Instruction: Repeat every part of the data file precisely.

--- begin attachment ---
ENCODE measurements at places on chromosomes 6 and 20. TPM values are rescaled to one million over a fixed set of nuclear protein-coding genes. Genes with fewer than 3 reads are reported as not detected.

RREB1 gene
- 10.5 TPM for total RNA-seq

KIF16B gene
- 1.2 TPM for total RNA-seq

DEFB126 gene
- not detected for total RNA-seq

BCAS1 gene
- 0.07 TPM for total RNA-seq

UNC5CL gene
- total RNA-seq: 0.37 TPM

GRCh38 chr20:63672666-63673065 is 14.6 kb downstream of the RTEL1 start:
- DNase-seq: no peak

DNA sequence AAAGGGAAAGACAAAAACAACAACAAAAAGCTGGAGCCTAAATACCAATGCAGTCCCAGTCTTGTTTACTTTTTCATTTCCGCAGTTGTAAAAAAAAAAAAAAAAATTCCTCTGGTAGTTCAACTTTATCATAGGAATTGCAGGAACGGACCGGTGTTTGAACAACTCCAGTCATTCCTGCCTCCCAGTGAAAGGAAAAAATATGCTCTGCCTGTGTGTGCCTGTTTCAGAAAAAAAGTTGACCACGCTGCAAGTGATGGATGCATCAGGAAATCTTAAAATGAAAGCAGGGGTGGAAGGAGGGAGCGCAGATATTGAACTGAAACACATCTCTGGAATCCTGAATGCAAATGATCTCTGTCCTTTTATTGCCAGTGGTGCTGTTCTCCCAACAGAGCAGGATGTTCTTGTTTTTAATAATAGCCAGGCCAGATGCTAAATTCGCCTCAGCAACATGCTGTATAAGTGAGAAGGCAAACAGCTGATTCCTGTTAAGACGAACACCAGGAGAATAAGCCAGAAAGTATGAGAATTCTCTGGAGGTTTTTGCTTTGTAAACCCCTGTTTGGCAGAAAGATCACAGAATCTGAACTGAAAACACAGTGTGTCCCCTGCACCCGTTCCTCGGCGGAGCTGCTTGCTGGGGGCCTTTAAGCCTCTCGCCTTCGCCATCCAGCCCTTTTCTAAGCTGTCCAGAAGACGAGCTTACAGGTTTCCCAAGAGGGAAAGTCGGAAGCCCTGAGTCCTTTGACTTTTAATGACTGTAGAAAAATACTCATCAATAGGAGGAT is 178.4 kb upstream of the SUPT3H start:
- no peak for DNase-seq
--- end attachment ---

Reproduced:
ENCODE measurements at places on chromosomes 6 and 20. TPM values are rescaled to one million over a fixed set of nuclear protein-coding genes. Genes with fewer than 3 reads are reported as not detected.

RREB1 gene
- 10.5 TPM for total RNA-seq

KIF16B gene
- 1.2 TPM for total RNA-seq

DEFB126 gene
- not detected for total RNA-seq

BCAS1 gene
- 0.07 TPM for total RNA-seq

UNC5CL gene
- total RNA-seq: 0.37 TPM

GRCh38 chr20:63672666-63673065 is 14.6 kb downstream of the RTEL1 start:
- DNase-seq: no peak

DNA sequence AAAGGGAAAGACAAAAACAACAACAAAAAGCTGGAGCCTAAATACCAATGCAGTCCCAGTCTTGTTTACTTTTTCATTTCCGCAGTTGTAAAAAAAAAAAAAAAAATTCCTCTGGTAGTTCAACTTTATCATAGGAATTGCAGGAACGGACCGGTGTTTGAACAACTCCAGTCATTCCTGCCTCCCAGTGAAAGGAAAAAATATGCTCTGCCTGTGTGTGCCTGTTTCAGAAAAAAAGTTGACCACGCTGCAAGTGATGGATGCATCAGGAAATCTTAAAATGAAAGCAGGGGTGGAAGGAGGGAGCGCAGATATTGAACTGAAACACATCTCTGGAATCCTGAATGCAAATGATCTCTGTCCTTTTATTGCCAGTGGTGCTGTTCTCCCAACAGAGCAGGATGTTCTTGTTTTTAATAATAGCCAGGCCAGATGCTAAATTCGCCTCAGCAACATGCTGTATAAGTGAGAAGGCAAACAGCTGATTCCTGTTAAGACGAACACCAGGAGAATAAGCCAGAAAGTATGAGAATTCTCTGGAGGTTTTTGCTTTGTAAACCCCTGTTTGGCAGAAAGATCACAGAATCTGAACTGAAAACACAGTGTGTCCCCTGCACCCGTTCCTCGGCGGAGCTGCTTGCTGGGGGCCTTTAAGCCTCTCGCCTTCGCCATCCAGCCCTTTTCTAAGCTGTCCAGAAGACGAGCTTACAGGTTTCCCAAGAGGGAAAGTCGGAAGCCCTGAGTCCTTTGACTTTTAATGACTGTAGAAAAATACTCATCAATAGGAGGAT is 178.4 kb upstream of the SUPT3H start:
- no peak for DNase-seq